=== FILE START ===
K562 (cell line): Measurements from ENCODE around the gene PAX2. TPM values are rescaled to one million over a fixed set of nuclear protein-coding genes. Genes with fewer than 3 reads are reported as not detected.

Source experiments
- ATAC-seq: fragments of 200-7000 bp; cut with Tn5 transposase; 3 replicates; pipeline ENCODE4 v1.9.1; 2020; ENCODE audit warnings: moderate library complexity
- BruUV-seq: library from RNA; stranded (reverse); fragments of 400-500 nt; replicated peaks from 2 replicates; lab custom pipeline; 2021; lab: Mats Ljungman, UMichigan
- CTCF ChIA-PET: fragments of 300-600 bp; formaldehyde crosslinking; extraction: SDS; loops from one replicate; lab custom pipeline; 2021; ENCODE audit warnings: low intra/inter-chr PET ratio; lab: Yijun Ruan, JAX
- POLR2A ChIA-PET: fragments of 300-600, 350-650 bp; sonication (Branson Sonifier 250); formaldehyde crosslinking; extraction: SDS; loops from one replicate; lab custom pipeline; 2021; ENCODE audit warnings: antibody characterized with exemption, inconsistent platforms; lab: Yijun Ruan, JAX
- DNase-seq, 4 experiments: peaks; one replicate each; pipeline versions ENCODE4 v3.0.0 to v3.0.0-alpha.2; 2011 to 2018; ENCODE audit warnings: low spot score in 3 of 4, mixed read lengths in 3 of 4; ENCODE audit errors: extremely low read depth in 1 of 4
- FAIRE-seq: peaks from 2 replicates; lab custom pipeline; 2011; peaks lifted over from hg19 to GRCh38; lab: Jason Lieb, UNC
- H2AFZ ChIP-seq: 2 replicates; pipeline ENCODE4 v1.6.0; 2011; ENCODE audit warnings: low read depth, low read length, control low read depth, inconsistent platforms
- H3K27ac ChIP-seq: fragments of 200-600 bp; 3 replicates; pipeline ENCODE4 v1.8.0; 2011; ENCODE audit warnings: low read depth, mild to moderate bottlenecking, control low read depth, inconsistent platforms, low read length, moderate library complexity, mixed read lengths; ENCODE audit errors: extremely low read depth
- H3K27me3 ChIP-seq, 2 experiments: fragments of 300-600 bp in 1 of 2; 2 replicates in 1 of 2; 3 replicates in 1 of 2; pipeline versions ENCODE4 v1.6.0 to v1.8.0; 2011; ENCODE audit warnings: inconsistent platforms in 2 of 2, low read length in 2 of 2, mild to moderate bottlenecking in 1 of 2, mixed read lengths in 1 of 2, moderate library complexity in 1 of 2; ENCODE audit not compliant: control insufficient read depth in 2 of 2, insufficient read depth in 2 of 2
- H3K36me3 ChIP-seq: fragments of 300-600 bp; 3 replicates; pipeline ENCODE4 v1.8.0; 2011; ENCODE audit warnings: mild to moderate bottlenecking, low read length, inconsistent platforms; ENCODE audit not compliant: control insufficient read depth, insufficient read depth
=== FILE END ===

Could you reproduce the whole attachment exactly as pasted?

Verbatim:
K562 (cell line): Measurements from ENCODE around the gene PAX2. TPM values are rescaled to one million over a fixed set of nuclear protein-coding genes. Genes with fewer than 3 reads are reported as not detected.

Source experiments
- ATAC-seq: fragments of 200-7000 bp; cut with Tn5 transposase; 3 replicates; pipeline ENCODE4 v1.9.1; 2020; ENCODE audit warnings: moderate library complexity
- BruUV-seq: library from RNA; stranded (reverse); fragments of 400-500 nt; replicated peaks from 2 replicates; lab custom pipeline; 2021; lab: Mats Ljungman, UMichigan
- CTCF ChIA-PET: fragments of 300-600 bp; formaldehyde crosslinking; extraction: SDS; loops from one replicate; lab custom pipeline; 2021; ENCODE audit warnings: low intra/inter-chr PET ratio; lab: Yijun Ruan, JAX
- POLR2A ChIA-PET: fragments of 300-600, 350-650 bp; sonication (Branson Sonifier 250); formaldehyde crosslinking; extraction: SDS; loops from one replicate; lab custom pipeline; 2021; ENCODE audit warnings: antibody characterized with exemption, inconsistent platforms; lab: Yijun Ruan, JAX
- DNase-seq, 4 experiments: peaks; one replicate each; pipeline versions ENCODE4 v3.0.0 to v3.0.0-alpha.2; 2011 to 2018; ENCODE audit warnings: low spot score in 3 of 4, mixed read lengths in 3 of 4; ENCODE audit errors: extremely low read depth in 1 of 4
- FAIRE-seq: peaks from 2 replicates; lab custom pipeline; 2011; peaks lifted over from hg19 to GRCh38; lab: Jason Lieb, UNC
- H2AFZ ChIP-seq: 2 replicates; pipeline ENCODE4 v1.6.0; 2011; ENCODE audit warnings: low read depth, low read length, control low read depth, inconsistent platforms
- H3K27ac ChIP-seq: fragments of 200-600 bp; 3 replicates; pipeline ENCODE4 v1.8.0; 2011; ENCODE audit warnings: low read depth, mild to moderate bottlenecking, control low read depth, inconsistent platforms, low read length, moderate library complexity, mixed read lengths; ENCODE audit errors: extremely low read depth
- H3K27me3 ChIP-seq, 2 experiments: fragments of 300-600 bp in 1 of 2; 2 replicates in 1 of 2; 3 replicates in 1 of 2; pipeline versions ENCODE4 v1.6.0 to v1.8.0; 2011; ENCODE audit warnings: inconsistent platforms in 2 of 2, low read length in 2 of 2, mild to moderate bottlenecking in 1 of 2, mixed read lengths in 1 of 2, moderate library complexity in 1 of 2; ENCODE audit not compliant: control insufficient read depth in 2 of 2, insufficient read depth in 2 of 2
- H3K36me3 ChIP-seq: fragments of 300-600 bp; 3 replicates; pipeline ENCODE4 v1.8.0; 2011; ENCODE audit warnings: mild to moderate bottlenecking, low read length, inconsistent platforms; ENCODE audit not compliant: control insufficient read depth, insufficient read depth